Skepticism and Discursive Machines
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Skepticism and Discursive Machines

Skepticism emerges as a reaction wherever a certain, commonly held notion of truth begins to unravel. Operating with this notion of truth, we can try to slip out of the grasp of skepticism, but inevitably we trace the same maddening circle right back into its clutches. Can we model this worldview as a machine?

Factual Discourse Machines

The Classical Factual Discourse Machine

We take as our starting point the most naive view of factual discourse possible. All factual discourse involves acts of demonstration. I present the facts to support my conclusion, the more true facts I can present the closer I push you until you cross the threshold of agreement. This assumes that discourse works something like a machine, where the Classical Factual Discourse Machine might look something like the following (inputs and outputs are binary, true or false):

Screen Shot 2016-08-26 at 5.45.24 PM

Following Aristotle, we might call the inputs our “premises” and the output the “consequence”. Since we have a machine here, we can also define this in code. Let’s construct a simple Ruby implementation:

Each individual judge has a certain bar for the minimum number of facts provided as evidence of an assertion, as well as a threshold for the percentage of facts that speak for that assertion. Once the minimum number of facts is presented and the threshold is breached, the judge will happily give his assent to the proposition in question. We can render a judgment on a statement supported by a given set of premises as follows:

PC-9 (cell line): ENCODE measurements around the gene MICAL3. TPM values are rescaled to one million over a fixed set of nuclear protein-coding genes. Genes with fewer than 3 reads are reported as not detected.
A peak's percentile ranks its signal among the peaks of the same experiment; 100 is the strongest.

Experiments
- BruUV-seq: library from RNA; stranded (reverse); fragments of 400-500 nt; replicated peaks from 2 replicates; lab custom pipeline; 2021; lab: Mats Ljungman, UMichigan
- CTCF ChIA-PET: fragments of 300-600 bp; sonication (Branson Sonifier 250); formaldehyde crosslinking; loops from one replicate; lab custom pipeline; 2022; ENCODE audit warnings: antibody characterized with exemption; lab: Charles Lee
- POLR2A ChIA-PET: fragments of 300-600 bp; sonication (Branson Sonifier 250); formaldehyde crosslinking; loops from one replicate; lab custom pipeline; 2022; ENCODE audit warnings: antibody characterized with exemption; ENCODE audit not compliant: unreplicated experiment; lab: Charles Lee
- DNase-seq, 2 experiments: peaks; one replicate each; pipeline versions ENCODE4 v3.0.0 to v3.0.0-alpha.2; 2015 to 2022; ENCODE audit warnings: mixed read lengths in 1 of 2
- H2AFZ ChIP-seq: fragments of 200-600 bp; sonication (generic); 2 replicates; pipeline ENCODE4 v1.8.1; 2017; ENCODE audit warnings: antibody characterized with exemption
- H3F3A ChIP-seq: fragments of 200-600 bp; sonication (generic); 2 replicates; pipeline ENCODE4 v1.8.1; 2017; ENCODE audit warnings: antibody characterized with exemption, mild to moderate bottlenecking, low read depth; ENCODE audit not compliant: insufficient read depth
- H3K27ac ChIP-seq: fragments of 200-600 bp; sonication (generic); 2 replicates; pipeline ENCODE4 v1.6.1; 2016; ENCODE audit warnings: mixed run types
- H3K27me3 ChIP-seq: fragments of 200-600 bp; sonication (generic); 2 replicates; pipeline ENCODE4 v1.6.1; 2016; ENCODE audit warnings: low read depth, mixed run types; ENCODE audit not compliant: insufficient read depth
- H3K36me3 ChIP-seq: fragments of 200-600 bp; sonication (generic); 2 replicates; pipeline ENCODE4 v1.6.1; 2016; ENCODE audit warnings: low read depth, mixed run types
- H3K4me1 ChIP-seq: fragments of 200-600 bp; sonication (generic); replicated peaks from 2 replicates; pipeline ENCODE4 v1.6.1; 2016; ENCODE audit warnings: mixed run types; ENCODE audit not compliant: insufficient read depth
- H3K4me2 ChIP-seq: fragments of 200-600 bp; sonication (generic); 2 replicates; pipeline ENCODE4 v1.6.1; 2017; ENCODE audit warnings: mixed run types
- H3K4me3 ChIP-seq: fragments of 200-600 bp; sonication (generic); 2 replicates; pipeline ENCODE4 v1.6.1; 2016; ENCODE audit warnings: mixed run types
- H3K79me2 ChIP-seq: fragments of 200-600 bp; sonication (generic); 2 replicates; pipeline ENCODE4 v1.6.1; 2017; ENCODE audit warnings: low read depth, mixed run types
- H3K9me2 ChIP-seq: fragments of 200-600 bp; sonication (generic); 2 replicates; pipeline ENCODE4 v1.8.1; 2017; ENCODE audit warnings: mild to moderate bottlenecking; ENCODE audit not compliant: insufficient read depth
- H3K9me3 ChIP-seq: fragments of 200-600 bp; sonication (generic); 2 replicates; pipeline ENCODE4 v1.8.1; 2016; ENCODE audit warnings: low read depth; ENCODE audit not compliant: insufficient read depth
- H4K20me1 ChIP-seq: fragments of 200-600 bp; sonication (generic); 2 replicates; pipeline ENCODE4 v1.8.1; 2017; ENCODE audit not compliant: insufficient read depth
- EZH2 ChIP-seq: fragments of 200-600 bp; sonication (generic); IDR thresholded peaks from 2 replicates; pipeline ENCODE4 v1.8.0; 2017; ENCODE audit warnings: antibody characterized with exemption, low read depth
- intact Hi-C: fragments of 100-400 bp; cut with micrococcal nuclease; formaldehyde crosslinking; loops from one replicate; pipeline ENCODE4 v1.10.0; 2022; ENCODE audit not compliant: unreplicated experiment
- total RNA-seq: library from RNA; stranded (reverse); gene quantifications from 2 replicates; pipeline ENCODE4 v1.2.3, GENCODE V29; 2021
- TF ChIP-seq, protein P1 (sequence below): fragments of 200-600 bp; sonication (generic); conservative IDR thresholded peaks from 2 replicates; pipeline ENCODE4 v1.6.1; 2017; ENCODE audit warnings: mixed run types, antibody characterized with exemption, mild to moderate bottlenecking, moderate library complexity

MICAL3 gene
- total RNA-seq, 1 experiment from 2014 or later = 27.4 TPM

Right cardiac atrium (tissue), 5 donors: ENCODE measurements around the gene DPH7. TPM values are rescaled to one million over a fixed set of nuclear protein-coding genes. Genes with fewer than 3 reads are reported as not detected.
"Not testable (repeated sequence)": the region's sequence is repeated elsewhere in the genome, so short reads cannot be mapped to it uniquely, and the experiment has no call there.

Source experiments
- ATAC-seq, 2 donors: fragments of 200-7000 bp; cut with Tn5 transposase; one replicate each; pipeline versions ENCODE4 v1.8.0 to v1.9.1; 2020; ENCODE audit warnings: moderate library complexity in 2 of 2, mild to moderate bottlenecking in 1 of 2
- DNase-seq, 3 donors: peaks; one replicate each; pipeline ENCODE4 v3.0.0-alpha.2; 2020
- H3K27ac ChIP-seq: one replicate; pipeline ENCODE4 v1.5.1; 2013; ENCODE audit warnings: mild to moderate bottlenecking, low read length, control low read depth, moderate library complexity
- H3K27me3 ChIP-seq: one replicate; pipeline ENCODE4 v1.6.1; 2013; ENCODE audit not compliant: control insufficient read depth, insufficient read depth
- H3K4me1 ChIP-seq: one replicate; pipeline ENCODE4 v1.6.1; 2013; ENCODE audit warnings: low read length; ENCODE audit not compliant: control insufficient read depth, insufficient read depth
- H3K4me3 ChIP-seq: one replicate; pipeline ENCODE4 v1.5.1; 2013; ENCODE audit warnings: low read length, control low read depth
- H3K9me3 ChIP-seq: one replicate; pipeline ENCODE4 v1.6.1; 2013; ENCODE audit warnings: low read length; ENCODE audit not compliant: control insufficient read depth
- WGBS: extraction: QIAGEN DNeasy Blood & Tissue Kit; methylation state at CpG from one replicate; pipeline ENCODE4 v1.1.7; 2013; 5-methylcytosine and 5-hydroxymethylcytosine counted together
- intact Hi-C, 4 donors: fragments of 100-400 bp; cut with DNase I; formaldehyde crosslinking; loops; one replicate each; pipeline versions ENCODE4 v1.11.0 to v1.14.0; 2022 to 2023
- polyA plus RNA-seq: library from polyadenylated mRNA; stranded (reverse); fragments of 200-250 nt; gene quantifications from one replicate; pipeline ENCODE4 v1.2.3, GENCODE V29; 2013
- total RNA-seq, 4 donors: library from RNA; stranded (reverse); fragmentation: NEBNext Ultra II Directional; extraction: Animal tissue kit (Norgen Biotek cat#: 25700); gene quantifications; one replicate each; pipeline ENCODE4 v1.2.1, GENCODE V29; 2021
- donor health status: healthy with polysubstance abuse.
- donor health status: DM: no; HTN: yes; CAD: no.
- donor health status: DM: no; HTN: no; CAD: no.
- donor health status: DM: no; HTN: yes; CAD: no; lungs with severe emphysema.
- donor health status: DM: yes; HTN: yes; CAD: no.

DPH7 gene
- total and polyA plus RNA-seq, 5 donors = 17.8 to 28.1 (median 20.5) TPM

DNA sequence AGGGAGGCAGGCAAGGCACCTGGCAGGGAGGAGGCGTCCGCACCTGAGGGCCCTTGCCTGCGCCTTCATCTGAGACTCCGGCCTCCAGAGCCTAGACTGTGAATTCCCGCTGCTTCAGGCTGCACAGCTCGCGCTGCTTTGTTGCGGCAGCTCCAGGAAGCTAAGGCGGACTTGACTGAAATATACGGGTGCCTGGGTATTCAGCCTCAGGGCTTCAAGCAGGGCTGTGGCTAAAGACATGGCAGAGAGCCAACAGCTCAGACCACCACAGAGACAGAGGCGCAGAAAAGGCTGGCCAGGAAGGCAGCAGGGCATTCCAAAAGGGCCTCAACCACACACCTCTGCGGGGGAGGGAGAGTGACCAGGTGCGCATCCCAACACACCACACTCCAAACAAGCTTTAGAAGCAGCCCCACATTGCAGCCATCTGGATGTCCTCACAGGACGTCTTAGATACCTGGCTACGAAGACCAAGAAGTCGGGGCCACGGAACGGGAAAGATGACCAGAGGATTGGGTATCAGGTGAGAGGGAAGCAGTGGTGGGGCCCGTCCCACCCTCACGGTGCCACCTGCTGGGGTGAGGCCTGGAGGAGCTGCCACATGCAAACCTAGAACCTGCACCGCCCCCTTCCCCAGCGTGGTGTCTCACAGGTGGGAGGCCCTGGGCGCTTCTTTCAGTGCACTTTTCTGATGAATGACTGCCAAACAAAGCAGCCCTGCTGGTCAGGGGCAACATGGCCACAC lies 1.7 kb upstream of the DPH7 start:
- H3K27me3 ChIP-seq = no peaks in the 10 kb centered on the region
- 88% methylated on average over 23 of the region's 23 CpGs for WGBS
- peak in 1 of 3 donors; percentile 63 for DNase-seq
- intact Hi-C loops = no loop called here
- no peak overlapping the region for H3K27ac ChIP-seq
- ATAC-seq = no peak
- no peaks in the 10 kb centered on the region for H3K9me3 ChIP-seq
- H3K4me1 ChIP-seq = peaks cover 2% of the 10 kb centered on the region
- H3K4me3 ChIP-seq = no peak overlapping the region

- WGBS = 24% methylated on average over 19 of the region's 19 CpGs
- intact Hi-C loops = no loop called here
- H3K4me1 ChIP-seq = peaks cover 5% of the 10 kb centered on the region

The above machine has the nice property of being easy to reason about, we keep presenting new facts and the weight of the facts eventually compels agreement.  The machine is also tunable, some individuals are more gullible some are more paranoid or pedantic. Each of these individuals could reasonably be modeled by this machine. In addition, while individual judgments may still vary, there is always the hope that at some point I can push you over the threshold and into agreement with me through factual demonstration. We also get a simple notion of truth – something is true if it has strong enough support from its premises. The classic, strong notion of truth can even be modeled here, namely by a judge with an assent_threshold of 1.0 – in other words, a judge who will only accept something if all the premises speak for it and none against it.